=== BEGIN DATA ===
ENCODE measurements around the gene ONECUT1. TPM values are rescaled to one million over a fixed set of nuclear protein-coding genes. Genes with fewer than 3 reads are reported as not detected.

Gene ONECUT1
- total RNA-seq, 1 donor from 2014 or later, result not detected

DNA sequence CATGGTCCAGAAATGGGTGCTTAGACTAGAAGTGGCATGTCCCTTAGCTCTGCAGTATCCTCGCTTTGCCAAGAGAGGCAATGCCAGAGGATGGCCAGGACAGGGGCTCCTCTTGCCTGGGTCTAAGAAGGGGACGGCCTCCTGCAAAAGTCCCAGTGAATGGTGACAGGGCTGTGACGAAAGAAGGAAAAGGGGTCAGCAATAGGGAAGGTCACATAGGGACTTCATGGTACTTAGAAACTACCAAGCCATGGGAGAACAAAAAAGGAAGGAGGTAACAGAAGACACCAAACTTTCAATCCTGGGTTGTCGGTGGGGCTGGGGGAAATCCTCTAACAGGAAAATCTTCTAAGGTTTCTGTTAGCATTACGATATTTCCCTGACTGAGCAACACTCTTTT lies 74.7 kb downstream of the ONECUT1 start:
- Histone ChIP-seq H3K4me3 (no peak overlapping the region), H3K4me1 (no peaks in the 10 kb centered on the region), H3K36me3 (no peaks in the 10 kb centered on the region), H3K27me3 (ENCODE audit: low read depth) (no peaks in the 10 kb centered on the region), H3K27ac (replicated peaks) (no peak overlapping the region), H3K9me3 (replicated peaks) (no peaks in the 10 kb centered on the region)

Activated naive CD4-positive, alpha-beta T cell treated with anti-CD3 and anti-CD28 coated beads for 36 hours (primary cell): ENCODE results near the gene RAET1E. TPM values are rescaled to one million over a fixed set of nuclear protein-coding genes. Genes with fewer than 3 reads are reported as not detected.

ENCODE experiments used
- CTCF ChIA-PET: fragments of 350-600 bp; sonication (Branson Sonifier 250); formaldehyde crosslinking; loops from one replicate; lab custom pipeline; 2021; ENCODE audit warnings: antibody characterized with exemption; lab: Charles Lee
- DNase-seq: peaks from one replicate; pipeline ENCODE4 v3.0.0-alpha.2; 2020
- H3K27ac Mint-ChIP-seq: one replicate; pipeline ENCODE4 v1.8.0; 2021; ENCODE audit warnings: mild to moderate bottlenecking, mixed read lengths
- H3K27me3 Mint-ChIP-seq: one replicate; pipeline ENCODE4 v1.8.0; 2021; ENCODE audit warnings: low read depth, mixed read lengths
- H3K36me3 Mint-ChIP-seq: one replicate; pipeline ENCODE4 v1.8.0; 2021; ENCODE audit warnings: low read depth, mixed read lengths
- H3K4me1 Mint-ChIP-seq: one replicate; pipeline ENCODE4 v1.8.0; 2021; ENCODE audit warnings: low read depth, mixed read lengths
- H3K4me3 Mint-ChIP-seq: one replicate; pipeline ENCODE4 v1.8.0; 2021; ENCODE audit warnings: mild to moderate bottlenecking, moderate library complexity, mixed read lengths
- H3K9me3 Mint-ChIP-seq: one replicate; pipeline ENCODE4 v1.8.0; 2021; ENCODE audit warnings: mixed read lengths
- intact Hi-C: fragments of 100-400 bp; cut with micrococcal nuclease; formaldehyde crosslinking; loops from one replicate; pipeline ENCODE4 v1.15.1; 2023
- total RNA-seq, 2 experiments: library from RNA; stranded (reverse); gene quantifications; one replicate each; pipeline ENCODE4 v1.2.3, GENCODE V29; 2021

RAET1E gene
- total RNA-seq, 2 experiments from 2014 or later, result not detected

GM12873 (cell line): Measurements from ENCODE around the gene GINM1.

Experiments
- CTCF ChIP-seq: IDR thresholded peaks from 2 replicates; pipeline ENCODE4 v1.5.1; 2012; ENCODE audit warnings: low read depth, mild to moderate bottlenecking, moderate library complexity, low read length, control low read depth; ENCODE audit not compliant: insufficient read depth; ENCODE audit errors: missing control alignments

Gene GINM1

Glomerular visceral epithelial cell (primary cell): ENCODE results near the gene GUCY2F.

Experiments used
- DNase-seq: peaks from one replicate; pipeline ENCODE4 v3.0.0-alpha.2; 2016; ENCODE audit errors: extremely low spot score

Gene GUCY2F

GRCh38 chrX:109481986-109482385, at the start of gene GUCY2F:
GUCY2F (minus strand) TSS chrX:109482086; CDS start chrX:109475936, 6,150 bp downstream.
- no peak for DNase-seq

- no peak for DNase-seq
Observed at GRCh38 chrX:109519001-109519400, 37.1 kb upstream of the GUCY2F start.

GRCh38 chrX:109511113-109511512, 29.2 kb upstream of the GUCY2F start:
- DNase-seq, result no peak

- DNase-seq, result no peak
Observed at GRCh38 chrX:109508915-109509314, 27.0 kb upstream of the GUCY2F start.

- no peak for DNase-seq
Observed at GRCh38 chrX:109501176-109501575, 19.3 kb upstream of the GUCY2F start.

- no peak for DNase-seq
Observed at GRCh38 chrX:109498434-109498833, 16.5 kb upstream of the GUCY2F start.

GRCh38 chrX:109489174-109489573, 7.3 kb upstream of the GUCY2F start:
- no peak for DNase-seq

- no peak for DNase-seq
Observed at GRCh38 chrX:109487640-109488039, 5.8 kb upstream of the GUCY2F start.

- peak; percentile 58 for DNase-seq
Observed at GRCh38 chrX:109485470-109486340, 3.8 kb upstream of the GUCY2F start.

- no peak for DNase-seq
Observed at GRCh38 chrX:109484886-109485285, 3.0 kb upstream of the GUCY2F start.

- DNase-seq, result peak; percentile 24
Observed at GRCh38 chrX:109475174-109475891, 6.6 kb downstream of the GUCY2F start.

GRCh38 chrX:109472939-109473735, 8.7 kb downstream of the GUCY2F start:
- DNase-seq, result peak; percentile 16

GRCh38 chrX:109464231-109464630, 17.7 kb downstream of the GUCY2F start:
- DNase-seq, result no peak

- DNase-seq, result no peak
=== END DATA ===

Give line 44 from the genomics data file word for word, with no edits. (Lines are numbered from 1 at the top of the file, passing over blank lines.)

Observed at GRCh38 chrX:109487640-109488039, 5.8 kb upstream of the GUCY2F start.